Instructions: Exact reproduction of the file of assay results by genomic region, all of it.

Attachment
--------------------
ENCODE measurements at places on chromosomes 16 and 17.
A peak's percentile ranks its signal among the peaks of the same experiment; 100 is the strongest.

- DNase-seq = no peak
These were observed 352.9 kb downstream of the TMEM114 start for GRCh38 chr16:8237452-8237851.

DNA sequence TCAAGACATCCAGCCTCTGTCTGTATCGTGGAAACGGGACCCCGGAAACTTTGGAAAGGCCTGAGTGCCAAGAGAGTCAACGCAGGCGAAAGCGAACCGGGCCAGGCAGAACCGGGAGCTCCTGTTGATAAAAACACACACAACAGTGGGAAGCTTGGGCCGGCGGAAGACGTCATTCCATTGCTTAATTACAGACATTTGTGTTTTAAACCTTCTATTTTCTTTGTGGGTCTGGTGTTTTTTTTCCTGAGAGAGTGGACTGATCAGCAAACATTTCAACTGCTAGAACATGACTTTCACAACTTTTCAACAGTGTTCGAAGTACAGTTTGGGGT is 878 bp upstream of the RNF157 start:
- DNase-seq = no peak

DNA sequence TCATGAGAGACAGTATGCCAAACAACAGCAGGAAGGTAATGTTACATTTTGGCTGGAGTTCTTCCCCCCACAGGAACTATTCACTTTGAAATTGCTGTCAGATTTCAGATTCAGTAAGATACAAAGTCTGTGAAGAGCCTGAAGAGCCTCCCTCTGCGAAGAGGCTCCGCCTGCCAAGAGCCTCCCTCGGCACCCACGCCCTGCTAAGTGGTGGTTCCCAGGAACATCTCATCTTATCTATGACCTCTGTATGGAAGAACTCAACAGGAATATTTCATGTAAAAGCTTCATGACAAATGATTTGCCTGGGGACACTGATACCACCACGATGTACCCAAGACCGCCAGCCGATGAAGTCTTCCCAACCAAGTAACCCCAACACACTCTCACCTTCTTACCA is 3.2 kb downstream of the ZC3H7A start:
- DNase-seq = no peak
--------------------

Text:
ENCODE measurements at places on chromosomes 16 and 17.
A peak's percentile ranks its signal among the peaks of the same experiment; 100 is the strongest.

- DNase-seq = no peak
These were observed 352.9 kb downstream of the TMEM114 start for GRCh38 chr16:8237452-8237851.

DNA sequence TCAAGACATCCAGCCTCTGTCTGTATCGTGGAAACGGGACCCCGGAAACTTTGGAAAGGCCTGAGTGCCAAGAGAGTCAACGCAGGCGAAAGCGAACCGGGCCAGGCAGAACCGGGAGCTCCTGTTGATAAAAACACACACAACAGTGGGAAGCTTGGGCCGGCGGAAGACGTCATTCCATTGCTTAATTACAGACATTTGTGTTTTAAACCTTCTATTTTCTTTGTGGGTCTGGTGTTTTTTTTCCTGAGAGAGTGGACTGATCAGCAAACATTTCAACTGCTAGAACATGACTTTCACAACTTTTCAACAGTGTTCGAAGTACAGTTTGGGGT is 878 bp upstream of the RNF157 start:
- DNase-seq = no peak

DNA sequence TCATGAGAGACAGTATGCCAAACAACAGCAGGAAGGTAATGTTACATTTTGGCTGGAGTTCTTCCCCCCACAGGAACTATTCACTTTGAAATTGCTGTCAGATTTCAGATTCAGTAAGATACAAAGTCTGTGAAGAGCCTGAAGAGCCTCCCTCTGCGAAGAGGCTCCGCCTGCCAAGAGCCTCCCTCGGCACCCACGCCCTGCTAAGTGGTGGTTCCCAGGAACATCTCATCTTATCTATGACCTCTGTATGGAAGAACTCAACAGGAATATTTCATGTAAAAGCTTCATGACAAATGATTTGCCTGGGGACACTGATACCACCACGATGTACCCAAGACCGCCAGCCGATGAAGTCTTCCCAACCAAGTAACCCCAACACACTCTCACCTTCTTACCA is 3.2 kb downstream of the ZC3H7A start:
- DNase-seq = no peak